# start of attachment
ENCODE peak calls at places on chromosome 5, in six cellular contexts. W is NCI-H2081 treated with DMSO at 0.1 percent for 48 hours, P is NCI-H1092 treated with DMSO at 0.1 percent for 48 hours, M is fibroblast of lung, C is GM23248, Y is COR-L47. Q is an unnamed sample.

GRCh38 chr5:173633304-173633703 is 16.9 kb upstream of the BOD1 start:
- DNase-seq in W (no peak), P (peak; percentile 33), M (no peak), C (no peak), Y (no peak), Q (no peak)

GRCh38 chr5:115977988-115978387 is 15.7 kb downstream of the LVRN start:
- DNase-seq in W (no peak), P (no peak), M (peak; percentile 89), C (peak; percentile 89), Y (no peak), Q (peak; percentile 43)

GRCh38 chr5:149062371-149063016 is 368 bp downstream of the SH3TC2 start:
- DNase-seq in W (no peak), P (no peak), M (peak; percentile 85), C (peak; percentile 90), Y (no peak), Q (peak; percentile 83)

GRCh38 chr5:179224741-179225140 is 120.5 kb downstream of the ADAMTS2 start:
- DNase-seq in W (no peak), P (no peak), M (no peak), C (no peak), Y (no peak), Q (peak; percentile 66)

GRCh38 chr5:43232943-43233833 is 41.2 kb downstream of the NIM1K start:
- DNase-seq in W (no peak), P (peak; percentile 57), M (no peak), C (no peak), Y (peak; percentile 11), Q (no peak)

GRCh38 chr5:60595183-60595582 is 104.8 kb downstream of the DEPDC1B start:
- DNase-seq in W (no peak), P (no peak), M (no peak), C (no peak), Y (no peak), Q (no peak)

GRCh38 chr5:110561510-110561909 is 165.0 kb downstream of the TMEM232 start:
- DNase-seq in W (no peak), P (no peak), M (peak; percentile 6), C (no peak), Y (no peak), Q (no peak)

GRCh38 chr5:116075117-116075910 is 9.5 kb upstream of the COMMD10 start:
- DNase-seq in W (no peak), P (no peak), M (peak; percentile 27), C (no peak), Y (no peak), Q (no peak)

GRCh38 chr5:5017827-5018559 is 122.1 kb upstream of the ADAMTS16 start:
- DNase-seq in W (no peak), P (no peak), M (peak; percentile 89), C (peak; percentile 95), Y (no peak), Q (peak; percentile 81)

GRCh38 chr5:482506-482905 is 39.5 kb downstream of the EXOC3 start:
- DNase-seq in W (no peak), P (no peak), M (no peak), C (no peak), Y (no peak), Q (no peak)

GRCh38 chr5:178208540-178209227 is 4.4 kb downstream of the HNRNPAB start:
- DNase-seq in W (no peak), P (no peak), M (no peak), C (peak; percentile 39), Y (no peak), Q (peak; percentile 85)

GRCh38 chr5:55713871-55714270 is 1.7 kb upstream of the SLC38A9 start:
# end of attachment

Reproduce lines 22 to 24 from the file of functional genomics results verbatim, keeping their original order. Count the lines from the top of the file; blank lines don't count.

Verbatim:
GRCh38 chr5:178208540-178209227 is 4.4 kb downstream of the HNRNPAB start:
- DNase-seq in W (no peak), P (no peak), M (no peak), C (peak; percentile 39), Y (no peak), Q (peak; percentile 85)

GRCh38 chr5:55713871-55714270 is 1.7 kb upstream of the SLC38A9 start: